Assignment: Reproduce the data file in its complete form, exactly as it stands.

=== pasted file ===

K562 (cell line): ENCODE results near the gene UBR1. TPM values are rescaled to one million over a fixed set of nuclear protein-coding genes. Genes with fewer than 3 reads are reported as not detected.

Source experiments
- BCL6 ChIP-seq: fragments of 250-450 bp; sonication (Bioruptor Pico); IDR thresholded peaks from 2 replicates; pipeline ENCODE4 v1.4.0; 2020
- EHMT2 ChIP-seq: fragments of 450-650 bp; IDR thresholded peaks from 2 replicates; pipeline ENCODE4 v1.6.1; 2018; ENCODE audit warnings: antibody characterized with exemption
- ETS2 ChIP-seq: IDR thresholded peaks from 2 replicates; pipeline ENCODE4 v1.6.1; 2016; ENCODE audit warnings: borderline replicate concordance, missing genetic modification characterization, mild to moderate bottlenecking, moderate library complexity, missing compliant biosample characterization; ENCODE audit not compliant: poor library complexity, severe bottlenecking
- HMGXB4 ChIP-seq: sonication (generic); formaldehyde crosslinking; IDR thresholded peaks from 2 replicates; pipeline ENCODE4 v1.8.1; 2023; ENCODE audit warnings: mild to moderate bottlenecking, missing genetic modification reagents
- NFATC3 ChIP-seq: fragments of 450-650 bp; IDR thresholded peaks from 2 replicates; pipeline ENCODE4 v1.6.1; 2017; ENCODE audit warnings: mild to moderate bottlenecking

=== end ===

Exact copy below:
K562 (cell line): ENCODE results near the gene UBR1. TPM values are rescaled to one million over a fixed set of nuclear protein-coding genes. Genes with fewer than 3 reads are reported as not detected.

Source experiments
- BCL6 ChIP-seq: fragments of 250-450 bp; sonication (Bioruptor Pico); IDR thresholded peaks from 2 replicates; pipeline ENCODE4 v1.4.0; 2020
- EHMT2 ChIP-seq: fragments of 450-650 bp; IDR thresholded peaks from 2 replicates; pipeline ENCODE4 v1.6.1; 2018; ENCODE audit warnings: antibody characterized with exemption
- ETS2 ChIP-seq: IDR thresholded peaks from 2 replicates; pipeline ENCODE4 v1.6.1; 2016; ENCODE audit warnings: borderline replicate concordance, missing genetic modification characterization, mild to moderate bottlenecking, moderate library complexity, missing compliant biosample characterization; ENCODE audit not compliant: poor library complexity, severe bottlenecking
- HMGXB4 ChIP-seq: sonication (generic); formaldehyde crosslinking; IDR thresholded peaks from 2 replicates; pipeline ENCODE4 v1.8.1; 2023; ENCODE audit warnings: mild to moderate bottlenecking, missing genetic modification reagents
- NFATC3 ChIP-seq: fragments of 450-650 bp; IDR thresholded peaks from 2 replicates; pipeline ENCODE4 v1.6.1; 2017; ENCODE audit warnings: mild to moderate bottlenecking